In recent years, companies have sought to achieve the ideal workplace culture. That included shifting away from cubicles and embracing more open and coworking space, offering staff happy hours, catered lunches, and more – all meant to improve employee morale and bring people closer together. However, these efforts came to a screeching halt amid the novel coronavirus outbreak, which shuttered the economy and forced everyone who could work remotely to do so. But, after weeks of work from home protocols, on May 18, 2020, Governor Baker announced that under Phase 1 of the Massachusetts reopening plan, offices across the Commonwealth were allowed to open at 25% capacity, while abiding by mandatory safety standards for workplaces. Now as Massachusetts slowly begins to reopen and employees start returning to their offices, companies must rethink how their office space can still promote collaboration and positive office culture while also ensuring employee safety. Critical questions to ask as you are considering a return to work plan include: In your finite amount of square feet, where will people sit? How will they move around the office, and in what direction? Does everyone need to return? Do I need to expand our physical lab space?
Prior to the COVID-19 pandemic, the adoption of open floor plans, with the promise of more collegiality, often came with the caveat of more crowded workspaces. For the life sciences, in particular, this trend was adopted in force due to the increasing cost of office space. The requirements for increased social distancing and other safety standards in offices, however, is poised to be a driving factor in reversing this trend. In the coming months, we will likely see the reintroduction of cubicles and individual offices – employees will have separate workstations in lieu of clustered desks. Some are even considering adding plexiglass barriers between cubicles to increase safety. However, these makeshift barriers and other necessary safety supplies are on backorder, further delaying safe returns to offices.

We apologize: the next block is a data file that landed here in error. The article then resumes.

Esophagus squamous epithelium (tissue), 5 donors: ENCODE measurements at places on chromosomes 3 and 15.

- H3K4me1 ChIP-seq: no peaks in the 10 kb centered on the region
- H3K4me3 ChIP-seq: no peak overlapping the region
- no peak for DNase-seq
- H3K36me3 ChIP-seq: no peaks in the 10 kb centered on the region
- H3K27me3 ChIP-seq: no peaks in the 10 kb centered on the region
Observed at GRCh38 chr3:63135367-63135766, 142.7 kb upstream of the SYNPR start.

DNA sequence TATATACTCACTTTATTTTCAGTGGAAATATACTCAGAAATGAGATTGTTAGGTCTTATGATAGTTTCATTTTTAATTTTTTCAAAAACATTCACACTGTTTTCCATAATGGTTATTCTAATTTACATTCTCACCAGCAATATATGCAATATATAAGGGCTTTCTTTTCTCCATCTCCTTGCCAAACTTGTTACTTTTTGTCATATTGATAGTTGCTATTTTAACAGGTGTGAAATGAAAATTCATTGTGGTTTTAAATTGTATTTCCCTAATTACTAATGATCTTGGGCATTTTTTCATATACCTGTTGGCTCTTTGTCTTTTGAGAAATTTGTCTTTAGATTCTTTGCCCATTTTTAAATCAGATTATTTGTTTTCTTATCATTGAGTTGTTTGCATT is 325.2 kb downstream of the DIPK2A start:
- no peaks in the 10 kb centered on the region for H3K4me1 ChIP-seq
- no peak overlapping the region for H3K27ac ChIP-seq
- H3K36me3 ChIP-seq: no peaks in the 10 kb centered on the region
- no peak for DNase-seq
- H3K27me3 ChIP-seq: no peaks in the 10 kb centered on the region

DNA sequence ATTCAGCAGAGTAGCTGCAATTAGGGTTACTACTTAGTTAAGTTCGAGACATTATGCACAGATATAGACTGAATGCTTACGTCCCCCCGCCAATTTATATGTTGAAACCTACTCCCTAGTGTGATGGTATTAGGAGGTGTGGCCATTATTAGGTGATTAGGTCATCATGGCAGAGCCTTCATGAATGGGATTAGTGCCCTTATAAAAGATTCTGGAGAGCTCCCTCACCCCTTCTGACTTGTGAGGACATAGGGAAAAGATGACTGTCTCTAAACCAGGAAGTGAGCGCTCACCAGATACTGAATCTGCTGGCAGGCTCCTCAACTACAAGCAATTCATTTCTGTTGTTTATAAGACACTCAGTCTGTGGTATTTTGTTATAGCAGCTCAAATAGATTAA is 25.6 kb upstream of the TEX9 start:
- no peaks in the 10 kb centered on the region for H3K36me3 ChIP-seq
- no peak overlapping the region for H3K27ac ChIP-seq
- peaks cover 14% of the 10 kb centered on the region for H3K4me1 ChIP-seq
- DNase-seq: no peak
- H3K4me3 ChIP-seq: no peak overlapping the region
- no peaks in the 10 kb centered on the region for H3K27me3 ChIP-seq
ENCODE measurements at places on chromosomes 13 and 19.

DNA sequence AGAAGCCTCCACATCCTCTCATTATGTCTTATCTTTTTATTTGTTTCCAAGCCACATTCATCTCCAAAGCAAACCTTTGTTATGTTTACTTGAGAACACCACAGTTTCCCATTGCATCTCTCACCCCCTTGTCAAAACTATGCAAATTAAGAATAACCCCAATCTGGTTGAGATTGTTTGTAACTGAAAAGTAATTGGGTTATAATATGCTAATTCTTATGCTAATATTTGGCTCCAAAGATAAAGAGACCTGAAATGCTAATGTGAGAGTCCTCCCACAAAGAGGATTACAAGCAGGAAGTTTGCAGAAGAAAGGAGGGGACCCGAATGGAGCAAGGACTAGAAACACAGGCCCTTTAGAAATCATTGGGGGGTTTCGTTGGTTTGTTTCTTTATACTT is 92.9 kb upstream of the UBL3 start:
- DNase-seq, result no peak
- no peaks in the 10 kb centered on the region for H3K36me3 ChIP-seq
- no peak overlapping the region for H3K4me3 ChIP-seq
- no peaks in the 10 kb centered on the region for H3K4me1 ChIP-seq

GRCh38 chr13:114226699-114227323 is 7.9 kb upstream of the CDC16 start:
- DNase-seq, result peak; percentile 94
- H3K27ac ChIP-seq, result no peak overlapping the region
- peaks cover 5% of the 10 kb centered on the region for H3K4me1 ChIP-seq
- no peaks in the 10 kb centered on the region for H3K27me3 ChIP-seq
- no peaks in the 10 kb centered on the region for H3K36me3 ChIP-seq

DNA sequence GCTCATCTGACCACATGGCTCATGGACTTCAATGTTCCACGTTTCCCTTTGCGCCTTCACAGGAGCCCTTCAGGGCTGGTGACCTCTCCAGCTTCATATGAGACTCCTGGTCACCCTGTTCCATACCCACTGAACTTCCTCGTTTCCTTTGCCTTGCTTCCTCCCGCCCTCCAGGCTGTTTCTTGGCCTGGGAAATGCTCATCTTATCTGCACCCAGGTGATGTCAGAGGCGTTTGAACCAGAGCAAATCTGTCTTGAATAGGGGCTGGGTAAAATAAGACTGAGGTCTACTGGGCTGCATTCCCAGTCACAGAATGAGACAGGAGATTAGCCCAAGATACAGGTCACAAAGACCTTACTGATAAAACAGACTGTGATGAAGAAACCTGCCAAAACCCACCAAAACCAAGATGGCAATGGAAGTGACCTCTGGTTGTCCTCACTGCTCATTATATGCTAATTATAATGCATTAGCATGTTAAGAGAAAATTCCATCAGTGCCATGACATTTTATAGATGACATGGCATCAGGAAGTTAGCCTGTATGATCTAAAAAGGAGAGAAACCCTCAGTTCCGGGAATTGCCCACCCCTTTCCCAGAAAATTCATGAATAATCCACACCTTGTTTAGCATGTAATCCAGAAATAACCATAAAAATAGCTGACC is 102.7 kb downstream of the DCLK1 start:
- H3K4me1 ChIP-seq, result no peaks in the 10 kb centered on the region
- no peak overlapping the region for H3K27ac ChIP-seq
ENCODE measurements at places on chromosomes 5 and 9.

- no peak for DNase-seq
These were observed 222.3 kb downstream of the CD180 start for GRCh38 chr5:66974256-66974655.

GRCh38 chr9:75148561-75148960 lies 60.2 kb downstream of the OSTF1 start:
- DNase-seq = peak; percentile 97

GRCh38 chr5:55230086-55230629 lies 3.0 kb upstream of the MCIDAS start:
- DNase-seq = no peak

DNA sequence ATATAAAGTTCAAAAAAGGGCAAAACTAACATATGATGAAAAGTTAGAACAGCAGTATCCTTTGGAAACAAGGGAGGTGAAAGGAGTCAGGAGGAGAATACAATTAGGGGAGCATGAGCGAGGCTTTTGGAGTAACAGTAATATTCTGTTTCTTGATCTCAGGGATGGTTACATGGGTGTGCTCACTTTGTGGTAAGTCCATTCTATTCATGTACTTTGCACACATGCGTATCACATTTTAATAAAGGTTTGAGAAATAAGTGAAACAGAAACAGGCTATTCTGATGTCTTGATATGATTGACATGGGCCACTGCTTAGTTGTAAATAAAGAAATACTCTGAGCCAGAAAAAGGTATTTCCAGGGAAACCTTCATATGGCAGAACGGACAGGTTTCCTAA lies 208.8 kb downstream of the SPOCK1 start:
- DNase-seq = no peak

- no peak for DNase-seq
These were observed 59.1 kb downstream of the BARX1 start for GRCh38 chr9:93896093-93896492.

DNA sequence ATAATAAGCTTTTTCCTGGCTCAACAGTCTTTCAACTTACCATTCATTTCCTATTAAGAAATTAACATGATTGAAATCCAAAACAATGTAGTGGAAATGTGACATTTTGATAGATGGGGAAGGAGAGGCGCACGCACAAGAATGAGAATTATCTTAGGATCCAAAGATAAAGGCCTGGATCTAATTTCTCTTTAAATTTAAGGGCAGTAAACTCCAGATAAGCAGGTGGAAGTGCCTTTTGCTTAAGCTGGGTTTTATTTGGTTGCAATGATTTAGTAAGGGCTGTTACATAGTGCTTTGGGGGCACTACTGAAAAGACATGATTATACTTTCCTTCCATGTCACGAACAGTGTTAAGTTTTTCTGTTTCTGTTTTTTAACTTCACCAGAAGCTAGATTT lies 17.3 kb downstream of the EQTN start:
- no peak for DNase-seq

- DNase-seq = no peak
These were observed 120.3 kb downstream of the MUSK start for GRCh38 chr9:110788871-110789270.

COVID-19 may have larger implications than just office redesign. The parallel need for social distancing in lab space is likely to remain the norm for the foreseeable future, or at least until we have a vaccine. As a result, life sciences companies may need to physically expand their lab space and even take over what is currently office space as non-laboratory workers can continue to work remotely.
For individuals in non-laboratory roles, working from home will likely become much more commonplace. Companies will begin to embrace more remote work and realize how productive people can be remotely – and that productivity can increase when people are offered more flexibility. We’ve already experienced the overwhelming uptake in virtual meetings, events, and conferences with employees working at home, and this is expected to remain the status quo until it is safe, and advisable, to meet in person again. Additionally, flexible work schedules will save employers more in the long run on supplies, electricity, utilities, and workstations, opening up the potential for companies to downsize their space to save money.
Office life, as we once knew it, cannot return to normal until we have a vaccine that can inoculate enough people across the globe to achieve population immunity. And, even then, the office dynamic will shift. COVID-19 has fundamentally changed every aspect of business as we know it, but we will come out on the other side stronger and with a new definition of what it means to work together while physically apart.
MassBio has spent a lot of time thinking about this, both for our own employees and for our members, and have put together best practices for keeping employees safe while at the office. We’ve also expanded our offerings for the MassBioHub, MassBio’s new conference and business center, to provide members a safe place to meet in small groups while social distancing, and/or to create a studio experience for virtual events. For more details, visit https://hub.massbio.org/.